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With the Grain

A wood-clad urban kitchen full of equatorial warmth.

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Although its lines are Donald Judd, the real inspiration for this Union Square kitchen (part of a 2,000-square-foot loft) comes from south of the equator, and halfway around the world. Owner Ananda Ellis’s mother is from Goa; Ellis wanted her home to reflect that heritage. She and architect Julie Torres Moskovitz of Fabrica 718 looked at the work of Sri Lankan architect Geoffrey Bawa and themed the apartment “tropical modern.” That meant dark wood, teak in the living areas, walnut in the kitchen, and clean lines that would not distract from her collection of South Asian furniture and Indian-themed art. Moskovitz collaborated with Golden Calf Renovations to create the cabinets and the matching ten-foot granite-and-walnut table. Storage lost by not having a closed island was gained in the high upper cupboards. Ellis, who owns the meatpacking-district wine bar Ara, can entertain in the kitchen by pulling stools up to the slab. “If I want to have a really big dinner party, I can fill two tables,” says Ellis—who’s enough of a hostess to have actually done so. “They are close enough that everyone still feels like they are part of the same party.”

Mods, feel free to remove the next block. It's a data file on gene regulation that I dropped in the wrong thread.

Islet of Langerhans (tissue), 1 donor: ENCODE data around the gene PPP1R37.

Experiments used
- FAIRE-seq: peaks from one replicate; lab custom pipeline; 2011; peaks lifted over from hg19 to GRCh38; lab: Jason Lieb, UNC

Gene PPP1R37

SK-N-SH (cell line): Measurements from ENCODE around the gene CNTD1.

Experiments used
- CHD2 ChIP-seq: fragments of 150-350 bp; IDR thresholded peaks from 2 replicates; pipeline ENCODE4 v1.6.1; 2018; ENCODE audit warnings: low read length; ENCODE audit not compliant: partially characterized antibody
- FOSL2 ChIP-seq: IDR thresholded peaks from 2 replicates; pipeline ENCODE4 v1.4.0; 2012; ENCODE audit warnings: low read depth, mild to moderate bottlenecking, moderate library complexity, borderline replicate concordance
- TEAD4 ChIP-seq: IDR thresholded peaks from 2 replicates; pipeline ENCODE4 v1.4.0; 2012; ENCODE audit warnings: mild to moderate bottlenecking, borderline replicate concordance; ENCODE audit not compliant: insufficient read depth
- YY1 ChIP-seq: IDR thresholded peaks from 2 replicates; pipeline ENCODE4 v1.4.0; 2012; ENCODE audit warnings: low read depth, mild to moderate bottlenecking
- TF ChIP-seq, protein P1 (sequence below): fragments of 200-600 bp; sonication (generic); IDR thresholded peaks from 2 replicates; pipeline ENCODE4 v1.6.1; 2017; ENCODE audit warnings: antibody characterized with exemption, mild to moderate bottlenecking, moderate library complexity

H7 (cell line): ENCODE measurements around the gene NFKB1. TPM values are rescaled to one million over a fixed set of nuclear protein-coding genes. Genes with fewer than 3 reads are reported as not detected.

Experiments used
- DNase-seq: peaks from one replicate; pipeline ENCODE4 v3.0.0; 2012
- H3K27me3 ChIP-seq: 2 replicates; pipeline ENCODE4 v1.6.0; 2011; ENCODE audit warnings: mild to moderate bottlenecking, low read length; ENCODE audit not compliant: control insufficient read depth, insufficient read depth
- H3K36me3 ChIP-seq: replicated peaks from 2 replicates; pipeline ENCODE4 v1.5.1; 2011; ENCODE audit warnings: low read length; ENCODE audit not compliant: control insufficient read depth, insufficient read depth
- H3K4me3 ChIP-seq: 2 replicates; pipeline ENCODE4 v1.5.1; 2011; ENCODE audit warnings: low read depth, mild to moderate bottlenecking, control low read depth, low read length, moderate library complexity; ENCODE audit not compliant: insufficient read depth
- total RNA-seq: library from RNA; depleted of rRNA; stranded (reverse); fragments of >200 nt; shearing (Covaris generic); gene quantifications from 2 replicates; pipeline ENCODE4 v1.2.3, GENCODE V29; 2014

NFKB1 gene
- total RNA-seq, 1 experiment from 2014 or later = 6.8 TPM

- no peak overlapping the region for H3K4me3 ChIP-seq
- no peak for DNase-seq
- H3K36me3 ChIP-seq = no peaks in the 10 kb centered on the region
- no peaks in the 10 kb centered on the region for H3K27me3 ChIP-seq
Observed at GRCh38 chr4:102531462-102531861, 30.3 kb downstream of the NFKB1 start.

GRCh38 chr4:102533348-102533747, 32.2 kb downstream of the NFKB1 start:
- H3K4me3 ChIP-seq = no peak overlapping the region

(1.) Light fixture
This anodized aluminum Stilo 40 fixture, made by Xenon, is often used in commercial installations.

(2.) Sink
Moskovitz persuaded Ellis to order a Blanco sink with square corners (rather than the usual curves).

(3.) Backsplash
A five-inch granite backsplash partly protects the wall behind the counter.

(4.) Cabinets
A minimalist trick for hardware-free storage: The uppers hang one inch below the lowest shelf, so there is space for Ellis to flip out the doors.

(5.) Counter
The flamed finish Moskovitz selected for the “absolute black” granite is pebbled, rather than shiny and smooth, which makes it more rustic, less bank-teller.

(6.) Table
The ten-by-three-foot table weighs over 500 pounds and had to be brought up in the freight elevator in pieces.


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